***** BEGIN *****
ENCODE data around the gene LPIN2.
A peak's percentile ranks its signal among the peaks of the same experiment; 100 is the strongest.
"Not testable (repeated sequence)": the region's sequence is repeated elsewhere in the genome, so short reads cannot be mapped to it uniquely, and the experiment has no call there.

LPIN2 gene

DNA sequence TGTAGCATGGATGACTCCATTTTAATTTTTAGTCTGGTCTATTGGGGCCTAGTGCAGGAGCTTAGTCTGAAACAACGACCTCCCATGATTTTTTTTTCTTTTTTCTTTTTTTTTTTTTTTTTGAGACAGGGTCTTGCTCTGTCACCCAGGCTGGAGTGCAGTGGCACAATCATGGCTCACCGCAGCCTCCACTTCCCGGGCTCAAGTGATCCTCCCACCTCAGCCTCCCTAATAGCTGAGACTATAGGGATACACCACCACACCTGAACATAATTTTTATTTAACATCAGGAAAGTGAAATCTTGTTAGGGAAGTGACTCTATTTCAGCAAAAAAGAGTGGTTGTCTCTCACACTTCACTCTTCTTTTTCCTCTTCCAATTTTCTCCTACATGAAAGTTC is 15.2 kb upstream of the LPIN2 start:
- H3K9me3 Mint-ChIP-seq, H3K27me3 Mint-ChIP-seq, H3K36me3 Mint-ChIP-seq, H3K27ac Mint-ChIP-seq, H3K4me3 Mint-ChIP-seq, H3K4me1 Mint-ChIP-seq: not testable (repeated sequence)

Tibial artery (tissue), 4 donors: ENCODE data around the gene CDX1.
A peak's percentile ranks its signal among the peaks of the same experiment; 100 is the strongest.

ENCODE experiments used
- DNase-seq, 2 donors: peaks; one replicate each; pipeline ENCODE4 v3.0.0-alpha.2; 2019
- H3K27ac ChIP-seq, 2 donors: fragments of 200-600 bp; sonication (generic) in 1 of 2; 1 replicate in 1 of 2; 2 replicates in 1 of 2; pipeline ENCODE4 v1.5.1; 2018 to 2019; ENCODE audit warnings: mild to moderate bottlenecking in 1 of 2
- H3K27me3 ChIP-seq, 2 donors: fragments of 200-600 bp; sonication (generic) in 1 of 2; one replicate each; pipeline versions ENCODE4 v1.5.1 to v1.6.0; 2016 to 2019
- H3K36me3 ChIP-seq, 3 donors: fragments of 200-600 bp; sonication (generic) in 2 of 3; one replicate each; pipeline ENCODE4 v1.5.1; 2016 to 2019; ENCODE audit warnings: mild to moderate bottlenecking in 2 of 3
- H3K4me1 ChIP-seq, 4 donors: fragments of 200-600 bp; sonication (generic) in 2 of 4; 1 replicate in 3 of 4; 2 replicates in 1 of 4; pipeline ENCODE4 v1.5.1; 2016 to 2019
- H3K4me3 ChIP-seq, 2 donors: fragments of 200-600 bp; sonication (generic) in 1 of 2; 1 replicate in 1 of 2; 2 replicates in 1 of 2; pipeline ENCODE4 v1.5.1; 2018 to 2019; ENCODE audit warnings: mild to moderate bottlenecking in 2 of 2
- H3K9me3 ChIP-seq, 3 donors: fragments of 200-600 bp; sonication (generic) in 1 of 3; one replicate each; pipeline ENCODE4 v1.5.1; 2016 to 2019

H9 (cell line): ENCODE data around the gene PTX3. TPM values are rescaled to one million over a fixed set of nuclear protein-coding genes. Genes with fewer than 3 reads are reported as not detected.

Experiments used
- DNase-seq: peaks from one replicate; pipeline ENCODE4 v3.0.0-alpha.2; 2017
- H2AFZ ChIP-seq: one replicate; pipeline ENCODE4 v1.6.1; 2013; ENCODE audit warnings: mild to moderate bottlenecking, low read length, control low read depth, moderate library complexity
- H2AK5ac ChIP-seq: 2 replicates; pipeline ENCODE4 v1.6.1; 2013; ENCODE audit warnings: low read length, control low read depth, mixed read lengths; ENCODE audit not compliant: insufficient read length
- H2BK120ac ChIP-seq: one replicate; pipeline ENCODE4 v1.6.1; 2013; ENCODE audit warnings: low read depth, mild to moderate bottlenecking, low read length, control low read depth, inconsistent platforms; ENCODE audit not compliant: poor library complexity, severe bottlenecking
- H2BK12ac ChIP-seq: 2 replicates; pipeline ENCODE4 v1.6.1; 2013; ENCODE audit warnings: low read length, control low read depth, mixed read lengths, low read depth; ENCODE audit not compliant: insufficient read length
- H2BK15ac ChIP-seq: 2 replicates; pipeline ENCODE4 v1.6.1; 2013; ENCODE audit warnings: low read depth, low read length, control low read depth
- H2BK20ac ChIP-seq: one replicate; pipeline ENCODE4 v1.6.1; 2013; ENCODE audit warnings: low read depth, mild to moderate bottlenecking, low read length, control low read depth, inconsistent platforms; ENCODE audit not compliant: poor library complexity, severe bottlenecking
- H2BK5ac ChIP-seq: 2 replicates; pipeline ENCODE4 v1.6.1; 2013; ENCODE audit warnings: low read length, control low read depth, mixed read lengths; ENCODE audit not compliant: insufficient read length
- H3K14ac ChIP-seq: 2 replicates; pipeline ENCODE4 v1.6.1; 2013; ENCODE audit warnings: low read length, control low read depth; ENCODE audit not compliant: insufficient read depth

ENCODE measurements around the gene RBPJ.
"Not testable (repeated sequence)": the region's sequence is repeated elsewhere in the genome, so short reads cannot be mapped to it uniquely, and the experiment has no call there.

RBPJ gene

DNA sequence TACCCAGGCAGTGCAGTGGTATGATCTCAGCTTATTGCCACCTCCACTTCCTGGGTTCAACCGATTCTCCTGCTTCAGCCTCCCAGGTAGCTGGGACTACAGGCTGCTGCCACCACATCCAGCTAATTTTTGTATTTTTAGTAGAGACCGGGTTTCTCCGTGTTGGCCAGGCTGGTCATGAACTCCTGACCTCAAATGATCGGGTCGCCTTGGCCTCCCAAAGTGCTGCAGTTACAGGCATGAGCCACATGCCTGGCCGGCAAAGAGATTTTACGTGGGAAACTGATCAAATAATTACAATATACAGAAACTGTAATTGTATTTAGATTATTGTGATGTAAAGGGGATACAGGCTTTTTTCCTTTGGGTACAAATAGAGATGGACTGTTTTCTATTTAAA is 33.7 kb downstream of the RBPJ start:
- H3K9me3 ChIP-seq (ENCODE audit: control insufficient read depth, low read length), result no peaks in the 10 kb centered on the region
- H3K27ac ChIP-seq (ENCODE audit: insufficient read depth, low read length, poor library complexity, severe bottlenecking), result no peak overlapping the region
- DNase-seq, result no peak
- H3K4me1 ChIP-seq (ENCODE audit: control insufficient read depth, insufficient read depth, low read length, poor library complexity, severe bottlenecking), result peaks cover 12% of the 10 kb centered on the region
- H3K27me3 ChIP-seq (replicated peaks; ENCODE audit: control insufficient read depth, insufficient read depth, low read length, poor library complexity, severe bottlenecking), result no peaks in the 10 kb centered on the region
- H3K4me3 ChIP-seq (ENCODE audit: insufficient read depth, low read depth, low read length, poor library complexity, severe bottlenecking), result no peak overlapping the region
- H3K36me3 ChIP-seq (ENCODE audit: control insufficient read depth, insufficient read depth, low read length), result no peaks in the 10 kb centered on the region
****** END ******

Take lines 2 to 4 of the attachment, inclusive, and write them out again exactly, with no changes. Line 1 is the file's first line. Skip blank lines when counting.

A peak's percentile ranks its signal among the peaks of the same experiment; 100 is the strongest.
"Not testable (repeated sequence)": the region's sequence is repeated elsewhere in the genome, so short reads cannot be mapped to it uniquely, and the experiment has no call there.

LPIN2 gene